Affixing appropriate levels of executive compensation can be tricky. This is because it is difficult to remain impartial in affixing salaries and benefits to yourself. This occurs especially in closely-held corporations where there are fewer directors and officers, and the potential for abuse is present. The danger occurs when there are shareholders that require accountability. No matter your role in a corporation, it is important to understand what the appropriate levels of executive compensation should be.
Executive compensation packages are complicated. There are different aspects to compensation that make the true amount of compensation difficult to pinpoint. For example, the compensation can include stock options or perks that cannot have a dollar amount affixed to them. Today, the SEC is requiring more granular descriptions of compensations because there is a concern about lack of transparency and manipulability of compensation levels. The test used to determine whether or not the level of compensation is appropriate is waste, meaning the courts are very deferential. This is because what is truly proper compensation is difficult to comprehend as there are many factors to determine whether or not an executive truly deserves what he is getting. There will be, however, a higher standard of review in closely-held corporations. This is because a smaller group of shareholders are more easily manipulated.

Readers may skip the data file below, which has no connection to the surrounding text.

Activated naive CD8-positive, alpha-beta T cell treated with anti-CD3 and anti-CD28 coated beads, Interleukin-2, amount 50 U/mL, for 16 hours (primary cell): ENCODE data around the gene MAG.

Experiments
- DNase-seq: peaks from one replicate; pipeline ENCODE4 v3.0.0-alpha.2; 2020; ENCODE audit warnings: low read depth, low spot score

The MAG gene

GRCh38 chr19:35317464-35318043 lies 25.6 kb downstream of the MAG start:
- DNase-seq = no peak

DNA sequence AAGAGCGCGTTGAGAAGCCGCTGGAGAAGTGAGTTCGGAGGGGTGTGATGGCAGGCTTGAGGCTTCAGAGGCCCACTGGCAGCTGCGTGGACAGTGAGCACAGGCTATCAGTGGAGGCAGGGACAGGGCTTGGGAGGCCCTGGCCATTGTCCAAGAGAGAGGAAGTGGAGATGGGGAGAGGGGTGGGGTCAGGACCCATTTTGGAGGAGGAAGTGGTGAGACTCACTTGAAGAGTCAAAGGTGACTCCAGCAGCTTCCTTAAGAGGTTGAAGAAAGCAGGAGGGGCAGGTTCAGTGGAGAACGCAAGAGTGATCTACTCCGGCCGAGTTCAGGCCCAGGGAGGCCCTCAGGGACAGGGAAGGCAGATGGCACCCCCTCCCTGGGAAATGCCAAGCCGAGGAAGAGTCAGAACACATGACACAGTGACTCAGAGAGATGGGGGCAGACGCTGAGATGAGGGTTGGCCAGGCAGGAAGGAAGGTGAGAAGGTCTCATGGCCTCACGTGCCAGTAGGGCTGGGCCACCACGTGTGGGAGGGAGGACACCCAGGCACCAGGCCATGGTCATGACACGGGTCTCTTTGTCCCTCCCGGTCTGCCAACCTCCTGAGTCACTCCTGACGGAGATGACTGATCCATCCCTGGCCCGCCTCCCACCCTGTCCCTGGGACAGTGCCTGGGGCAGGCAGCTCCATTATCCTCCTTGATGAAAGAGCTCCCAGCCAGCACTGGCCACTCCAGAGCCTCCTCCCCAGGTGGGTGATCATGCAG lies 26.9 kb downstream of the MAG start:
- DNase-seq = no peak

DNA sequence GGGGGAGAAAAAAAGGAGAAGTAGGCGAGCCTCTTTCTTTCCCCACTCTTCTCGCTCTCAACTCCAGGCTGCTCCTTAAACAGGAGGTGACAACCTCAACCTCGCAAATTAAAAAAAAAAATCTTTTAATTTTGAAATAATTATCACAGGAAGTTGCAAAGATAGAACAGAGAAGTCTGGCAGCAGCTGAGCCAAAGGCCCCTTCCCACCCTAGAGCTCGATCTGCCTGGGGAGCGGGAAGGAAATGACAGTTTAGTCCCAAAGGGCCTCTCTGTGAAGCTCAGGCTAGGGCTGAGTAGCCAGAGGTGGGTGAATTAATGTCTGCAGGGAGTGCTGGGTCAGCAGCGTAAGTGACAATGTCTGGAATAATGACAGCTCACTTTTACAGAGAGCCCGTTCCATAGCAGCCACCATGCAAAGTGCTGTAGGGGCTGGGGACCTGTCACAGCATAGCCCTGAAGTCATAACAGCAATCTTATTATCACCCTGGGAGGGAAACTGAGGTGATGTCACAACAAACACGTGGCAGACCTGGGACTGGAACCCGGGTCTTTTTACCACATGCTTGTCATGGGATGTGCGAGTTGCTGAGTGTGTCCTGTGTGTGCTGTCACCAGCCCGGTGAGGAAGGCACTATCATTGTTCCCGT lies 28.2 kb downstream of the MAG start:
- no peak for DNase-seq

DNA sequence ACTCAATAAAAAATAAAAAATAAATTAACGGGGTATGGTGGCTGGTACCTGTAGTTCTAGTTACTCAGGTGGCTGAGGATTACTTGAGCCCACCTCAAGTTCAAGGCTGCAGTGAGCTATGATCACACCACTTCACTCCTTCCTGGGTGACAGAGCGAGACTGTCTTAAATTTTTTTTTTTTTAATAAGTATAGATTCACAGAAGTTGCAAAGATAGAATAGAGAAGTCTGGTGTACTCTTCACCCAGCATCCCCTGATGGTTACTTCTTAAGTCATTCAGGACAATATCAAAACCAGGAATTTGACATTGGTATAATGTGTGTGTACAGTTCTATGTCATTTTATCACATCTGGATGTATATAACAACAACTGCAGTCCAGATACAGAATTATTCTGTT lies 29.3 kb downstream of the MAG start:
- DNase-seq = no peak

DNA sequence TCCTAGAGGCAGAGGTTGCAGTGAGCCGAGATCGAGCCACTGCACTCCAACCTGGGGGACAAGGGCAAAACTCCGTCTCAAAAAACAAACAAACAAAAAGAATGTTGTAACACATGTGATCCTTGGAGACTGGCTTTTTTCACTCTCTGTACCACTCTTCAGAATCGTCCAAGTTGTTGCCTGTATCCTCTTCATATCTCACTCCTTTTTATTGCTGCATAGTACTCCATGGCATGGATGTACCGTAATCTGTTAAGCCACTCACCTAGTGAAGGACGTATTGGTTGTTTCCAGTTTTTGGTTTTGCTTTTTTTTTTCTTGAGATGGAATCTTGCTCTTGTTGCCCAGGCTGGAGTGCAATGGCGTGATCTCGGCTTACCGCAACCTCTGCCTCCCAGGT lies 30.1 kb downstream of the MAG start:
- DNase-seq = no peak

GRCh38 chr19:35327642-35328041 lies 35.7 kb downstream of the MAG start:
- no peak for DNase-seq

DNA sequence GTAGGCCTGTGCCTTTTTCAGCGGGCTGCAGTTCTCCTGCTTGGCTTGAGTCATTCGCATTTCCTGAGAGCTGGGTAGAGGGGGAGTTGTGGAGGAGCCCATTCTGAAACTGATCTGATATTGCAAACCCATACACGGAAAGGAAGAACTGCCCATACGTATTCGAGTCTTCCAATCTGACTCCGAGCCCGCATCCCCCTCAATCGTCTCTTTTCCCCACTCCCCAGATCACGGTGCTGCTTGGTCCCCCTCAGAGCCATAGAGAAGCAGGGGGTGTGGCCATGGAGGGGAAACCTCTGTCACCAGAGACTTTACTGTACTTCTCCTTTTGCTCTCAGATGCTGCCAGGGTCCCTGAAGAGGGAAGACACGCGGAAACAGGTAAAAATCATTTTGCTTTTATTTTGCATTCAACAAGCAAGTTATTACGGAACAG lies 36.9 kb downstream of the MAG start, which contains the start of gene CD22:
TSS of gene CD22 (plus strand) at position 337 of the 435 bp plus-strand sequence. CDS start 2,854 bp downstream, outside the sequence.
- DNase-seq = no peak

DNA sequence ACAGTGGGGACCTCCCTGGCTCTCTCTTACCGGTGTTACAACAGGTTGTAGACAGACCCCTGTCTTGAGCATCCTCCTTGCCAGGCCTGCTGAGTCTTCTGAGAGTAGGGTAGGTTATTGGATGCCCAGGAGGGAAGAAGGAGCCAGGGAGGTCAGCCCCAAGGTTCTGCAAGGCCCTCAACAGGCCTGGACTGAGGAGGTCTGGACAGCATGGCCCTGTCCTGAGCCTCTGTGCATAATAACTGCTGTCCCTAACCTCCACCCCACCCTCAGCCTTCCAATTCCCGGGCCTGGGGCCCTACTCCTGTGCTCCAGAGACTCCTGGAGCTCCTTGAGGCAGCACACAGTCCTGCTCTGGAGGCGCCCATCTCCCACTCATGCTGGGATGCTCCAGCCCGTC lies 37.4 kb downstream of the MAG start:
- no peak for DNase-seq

There are, however, two types of executive compensation that have been rejected. The first type that has been rejected is the spring-loaded option. These options occur when directors grant options when the stock is trading low, but right before news is made that will make the stock shoot up. The other type that has been rejected is the backdated option. This option allows options to be awarded in the present, but have them backdated to a time when the stock was trading lower.
There are many reasons why affixing proper amounts of executive compensation is important to a corporation. It ensures there is no waste in the corporation, and may also represent reliability to the shareholders. Many directors do not have experience in affixing compensation, and therefore may be at a loss in determining what the appropriate level is. Perhaps it is in the best interests of the corporation, then, to examine whether the current or future levels of compensation are appropriate. Call the Trembly Law Firm at (305) 431-5678 to schedule a consultation today.